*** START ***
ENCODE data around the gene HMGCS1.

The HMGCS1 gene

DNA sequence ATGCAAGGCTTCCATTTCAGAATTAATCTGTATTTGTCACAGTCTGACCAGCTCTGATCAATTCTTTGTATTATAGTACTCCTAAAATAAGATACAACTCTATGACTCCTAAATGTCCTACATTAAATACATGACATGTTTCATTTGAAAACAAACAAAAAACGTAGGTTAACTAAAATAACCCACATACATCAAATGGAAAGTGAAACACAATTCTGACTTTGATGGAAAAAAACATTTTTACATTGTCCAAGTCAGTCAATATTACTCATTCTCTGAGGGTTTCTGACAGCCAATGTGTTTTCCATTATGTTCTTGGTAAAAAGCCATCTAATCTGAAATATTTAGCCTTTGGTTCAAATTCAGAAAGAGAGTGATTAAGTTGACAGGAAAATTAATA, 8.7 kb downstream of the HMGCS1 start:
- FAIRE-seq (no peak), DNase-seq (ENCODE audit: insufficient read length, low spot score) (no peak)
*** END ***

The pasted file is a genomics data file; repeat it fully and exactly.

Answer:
ENCODE data around the gene HMGCS1.

The HMGCS1 gene

DNA sequence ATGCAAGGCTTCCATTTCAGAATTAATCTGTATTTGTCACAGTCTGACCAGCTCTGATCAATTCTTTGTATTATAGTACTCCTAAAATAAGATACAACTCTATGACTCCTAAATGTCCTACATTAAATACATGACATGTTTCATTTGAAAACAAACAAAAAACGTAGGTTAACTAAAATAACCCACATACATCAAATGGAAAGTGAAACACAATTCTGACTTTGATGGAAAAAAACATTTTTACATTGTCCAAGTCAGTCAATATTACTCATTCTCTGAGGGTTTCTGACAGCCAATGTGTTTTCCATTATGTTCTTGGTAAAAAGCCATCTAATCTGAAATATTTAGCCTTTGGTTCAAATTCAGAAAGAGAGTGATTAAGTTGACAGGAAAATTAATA, 8.7 kb downstream of the HMGCS1 start:
- FAIRE-seq (no peak), DNase-seq (ENCODE audit: insufficient read length, low spot score) (no peak)